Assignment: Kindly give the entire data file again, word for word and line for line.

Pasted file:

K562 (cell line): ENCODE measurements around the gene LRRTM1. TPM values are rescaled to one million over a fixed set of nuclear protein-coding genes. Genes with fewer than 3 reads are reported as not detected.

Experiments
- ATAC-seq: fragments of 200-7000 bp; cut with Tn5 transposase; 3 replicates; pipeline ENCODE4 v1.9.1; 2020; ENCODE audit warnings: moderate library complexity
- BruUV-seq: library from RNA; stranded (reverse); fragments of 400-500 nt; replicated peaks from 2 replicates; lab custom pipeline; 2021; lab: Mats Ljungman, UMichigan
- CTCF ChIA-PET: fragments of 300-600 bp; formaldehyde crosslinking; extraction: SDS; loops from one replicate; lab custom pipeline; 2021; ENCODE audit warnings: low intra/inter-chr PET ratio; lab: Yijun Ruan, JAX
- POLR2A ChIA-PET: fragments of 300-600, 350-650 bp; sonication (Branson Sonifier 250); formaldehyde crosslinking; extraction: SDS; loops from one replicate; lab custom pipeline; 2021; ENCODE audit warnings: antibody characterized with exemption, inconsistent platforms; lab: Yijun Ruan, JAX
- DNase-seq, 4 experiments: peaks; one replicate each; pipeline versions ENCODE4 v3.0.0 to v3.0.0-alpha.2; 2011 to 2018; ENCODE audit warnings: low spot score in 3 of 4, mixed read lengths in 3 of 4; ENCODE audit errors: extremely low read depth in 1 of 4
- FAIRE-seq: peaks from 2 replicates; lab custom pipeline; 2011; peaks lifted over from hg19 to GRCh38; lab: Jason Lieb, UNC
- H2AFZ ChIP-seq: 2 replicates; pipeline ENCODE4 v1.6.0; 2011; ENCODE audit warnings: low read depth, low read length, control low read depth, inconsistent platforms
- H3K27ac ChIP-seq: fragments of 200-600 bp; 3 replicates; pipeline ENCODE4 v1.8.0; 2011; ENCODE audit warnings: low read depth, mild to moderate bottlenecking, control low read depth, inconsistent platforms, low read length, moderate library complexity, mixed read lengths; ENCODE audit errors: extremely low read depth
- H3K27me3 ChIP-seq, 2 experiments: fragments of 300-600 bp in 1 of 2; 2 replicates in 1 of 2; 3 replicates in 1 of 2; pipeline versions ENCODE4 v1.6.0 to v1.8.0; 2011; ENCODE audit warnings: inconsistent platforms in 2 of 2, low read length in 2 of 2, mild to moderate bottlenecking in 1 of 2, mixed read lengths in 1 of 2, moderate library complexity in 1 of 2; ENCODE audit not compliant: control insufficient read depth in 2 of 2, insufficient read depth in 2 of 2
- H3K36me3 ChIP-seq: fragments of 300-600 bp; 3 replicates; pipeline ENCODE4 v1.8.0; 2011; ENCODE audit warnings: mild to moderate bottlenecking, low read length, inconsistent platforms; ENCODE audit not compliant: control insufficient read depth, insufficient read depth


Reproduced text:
K562 (cell line): ENCODE measurements around the gene LRRTM1. TPM values are rescaled to one million over a fixed set of nuclear protein-coding genes. Genes with fewer than 3 reads are reported as not detected.

Experiments
- ATAC-seq: fragments of 200-7000 bp; cut with Tn5 transposase; 3 replicates; pipeline ENCODE4 v1.9.1; 2020; ENCODE audit warnings: moderate library complexity
- BruUV-seq: library from RNA; stranded (reverse); fragments of 400-500 nt; replicated peaks from 2 replicates; lab custom pipeline; 2021; lab: Mats Ljungman, UMichigan
- CTCF ChIA-PET: fragments of 300-600 bp; formaldehyde crosslinking; extraction: SDS; loops from one replicate; lab custom pipeline; 2021; ENCODE audit warnings: low intra/inter-chr PET ratio; lab: Yijun Ruan, JAX
- POLR2A ChIA-PET: fragments of 300-600, 350-650 bp; sonication (Branson Sonifier 250); formaldehyde crosslinking; extraction: SDS; loops from one replicate; lab custom pipeline; 2021; ENCODE audit warnings: antibody characterized with exemption, inconsistent platforms; lab: Yijun Ruan, JAX
- DNase-seq, 4 experiments: peaks; one replicate each; pipeline versions ENCODE4 v3.0.0 to v3.0.0-alpha.2; 2011 to 2018; ENCODE audit warnings: low spot score in 3 of 4, mixed read lengths in 3 of 4; ENCODE audit errors: extremely low read depth in 1 of 4
- FAIRE-seq: peaks from 2 replicates; lab custom pipeline; 2011; peaks lifted over from hg19 to GRCh38; lab: Jason Lieb, UNC
- H2AFZ ChIP-seq: 2 replicates; pipeline ENCODE4 v1.6.0; 2011; ENCODE audit warnings: low read depth, low read length, control low read depth, inconsistent platforms
- H3K27ac ChIP-seq: fragments of 200-600 bp; 3 replicates; pipeline ENCODE4 v1.8.0; 2011; ENCODE audit warnings: low read depth, mild to moderate bottlenecking, control low read depth, inconsistent platforms, low read length, moderate library complexity, mixed read lengths; ENCODE audit errors: extremely low read depth
- H3K27me3 ChIP-seq, 2 experiments: fragments of 300-600 bp in 1 of 2; 2 replicates in 1 of 2; 3 replicates in 1 of 2; pipeline versions ENCODE4 v1.6.0 to v1.8.0; 2011; ENCODE audit warnings: inconsistent platforms in 2 of 2, low read length in 2 of 2, mild to moderate bottlenecking in 1 of 2, mixed read lengths in 1 of 2, moderate library complexity in 1 of 2; ENCODE audit not compliant: control insufficient read depth in 2 of 2, insufficient read depth in 2 of 2
- H3K36me3 ChIP-seq: fragments of 300-600 bp; 3 replicates; pipeline ENCODE4 v1.8.0; 2011; ENCODE audit warnings: mild to moderate bottlenecking, low read length, inconsistent platforms; ENCODE audit not compliant: control insufficient read depth, insufficient read depth